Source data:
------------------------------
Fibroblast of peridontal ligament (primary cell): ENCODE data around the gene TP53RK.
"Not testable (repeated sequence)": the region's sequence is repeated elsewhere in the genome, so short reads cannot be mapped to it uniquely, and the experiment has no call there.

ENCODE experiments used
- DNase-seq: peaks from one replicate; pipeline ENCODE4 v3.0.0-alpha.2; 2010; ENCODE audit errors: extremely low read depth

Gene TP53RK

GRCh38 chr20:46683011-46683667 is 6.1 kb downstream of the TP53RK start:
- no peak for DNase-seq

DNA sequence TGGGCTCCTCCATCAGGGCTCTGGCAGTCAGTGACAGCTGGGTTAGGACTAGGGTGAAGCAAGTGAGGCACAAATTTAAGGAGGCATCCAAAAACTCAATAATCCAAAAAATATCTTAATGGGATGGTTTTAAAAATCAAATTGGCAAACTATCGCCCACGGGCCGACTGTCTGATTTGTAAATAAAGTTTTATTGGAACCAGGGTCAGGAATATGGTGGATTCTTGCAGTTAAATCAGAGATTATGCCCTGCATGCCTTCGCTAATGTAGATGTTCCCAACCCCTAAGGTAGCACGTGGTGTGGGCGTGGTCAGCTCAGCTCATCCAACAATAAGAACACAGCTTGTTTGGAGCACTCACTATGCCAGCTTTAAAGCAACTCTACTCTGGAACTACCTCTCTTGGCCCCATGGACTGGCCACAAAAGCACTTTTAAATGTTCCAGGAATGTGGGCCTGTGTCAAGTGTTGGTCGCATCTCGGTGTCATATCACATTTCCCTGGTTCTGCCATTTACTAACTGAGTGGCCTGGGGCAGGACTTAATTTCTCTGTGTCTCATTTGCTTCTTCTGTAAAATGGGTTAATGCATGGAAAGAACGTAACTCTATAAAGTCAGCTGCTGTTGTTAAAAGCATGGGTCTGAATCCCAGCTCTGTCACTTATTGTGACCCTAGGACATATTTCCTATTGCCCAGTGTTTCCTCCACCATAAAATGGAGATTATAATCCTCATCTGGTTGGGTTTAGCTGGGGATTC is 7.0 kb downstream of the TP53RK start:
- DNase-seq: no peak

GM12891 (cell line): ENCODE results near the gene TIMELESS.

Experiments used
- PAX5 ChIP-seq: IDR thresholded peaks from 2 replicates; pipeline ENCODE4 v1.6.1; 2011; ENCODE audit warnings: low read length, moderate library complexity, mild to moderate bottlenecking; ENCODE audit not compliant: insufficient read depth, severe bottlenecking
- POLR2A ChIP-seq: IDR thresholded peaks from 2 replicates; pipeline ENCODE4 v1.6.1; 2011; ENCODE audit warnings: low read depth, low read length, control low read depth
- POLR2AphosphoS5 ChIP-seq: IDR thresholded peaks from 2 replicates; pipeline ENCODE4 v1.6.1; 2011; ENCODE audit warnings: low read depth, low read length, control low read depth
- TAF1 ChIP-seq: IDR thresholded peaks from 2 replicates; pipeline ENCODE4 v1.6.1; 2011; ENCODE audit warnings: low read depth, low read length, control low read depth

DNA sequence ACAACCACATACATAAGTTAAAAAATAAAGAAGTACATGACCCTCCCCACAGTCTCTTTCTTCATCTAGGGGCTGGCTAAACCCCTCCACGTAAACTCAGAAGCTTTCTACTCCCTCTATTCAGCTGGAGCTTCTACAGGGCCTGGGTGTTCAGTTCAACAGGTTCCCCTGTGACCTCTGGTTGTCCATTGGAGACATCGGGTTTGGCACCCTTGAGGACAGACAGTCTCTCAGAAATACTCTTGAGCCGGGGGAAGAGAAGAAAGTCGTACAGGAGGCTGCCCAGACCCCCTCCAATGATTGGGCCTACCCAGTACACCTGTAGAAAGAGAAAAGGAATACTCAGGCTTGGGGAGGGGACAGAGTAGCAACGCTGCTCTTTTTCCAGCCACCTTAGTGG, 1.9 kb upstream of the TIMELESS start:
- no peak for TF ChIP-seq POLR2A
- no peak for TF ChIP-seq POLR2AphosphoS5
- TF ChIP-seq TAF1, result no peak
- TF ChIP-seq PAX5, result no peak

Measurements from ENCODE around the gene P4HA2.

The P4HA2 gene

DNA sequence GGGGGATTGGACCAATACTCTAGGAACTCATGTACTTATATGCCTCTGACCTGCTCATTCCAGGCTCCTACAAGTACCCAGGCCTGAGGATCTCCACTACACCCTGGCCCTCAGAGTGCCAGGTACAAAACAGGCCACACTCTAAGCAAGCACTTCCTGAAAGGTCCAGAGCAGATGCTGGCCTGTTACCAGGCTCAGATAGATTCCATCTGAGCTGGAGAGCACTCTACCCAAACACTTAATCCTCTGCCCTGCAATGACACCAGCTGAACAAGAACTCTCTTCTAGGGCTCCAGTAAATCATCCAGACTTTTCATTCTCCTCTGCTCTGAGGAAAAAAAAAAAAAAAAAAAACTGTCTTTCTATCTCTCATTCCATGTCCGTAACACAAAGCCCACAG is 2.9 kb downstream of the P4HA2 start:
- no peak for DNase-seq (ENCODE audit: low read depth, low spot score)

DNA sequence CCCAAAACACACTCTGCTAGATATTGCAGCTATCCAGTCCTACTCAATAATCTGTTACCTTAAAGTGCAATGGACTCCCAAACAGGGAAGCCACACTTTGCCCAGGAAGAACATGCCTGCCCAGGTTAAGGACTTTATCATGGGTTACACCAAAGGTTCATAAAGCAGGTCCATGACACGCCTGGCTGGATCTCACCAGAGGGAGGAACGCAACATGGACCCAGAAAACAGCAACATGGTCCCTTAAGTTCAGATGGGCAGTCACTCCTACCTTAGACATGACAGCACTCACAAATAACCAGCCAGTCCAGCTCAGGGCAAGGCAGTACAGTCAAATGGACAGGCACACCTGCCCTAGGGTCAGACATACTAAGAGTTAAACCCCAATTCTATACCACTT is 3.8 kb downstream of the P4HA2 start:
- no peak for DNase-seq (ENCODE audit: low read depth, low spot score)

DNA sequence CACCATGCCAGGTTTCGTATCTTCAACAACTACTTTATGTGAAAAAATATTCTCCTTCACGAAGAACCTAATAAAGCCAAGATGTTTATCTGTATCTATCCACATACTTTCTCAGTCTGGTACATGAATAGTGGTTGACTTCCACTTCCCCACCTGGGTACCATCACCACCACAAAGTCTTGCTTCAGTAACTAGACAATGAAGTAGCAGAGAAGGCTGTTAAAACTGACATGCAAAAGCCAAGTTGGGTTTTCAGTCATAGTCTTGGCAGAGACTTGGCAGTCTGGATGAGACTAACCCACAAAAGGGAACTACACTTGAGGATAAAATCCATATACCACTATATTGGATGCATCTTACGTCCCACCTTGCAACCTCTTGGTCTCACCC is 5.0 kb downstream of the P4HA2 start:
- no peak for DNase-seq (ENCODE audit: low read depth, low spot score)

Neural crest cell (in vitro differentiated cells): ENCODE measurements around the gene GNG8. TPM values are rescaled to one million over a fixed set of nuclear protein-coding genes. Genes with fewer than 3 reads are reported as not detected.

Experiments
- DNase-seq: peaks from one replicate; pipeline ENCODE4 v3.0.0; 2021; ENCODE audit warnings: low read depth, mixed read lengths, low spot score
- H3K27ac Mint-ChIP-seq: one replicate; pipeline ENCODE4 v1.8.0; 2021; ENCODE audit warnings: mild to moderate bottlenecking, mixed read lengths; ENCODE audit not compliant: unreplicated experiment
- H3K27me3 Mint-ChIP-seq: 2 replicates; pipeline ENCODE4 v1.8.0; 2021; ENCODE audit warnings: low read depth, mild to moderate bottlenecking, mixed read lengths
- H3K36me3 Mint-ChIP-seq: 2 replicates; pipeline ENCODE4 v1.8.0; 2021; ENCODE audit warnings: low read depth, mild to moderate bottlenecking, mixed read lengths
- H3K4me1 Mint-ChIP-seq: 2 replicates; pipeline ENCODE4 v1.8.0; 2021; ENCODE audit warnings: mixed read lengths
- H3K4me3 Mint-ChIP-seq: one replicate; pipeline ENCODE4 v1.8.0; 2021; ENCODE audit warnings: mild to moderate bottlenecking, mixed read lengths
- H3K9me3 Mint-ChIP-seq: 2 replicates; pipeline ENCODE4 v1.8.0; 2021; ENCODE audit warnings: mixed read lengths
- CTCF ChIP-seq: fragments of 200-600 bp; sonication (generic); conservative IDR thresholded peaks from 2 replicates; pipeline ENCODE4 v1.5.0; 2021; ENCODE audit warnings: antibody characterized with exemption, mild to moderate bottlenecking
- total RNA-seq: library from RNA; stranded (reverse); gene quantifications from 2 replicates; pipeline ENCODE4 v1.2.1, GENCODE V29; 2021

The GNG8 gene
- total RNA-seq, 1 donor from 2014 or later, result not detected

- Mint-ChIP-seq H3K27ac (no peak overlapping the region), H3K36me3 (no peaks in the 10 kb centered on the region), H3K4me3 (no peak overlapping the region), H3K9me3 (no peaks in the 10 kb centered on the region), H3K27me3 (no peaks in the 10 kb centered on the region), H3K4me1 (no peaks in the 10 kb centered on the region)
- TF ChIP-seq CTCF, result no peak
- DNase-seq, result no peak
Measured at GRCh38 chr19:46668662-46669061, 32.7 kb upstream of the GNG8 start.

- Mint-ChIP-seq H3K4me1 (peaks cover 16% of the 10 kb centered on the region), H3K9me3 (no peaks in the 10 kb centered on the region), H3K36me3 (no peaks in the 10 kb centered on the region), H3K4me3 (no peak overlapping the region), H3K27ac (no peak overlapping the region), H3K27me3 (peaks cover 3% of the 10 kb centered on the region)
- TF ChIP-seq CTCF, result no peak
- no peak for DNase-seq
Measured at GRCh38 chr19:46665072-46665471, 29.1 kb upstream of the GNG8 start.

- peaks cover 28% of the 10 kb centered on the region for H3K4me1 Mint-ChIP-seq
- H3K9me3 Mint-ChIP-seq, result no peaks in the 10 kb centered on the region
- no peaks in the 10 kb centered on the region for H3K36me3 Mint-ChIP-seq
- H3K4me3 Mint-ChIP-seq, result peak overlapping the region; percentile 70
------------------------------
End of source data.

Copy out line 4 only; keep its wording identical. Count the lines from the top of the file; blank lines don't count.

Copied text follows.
- DNase-seq: peaks from one replicate; pipeline ENCODE4 v3.0.0-alpha.2; 2010; ENCODE audit errors: extremely low read depth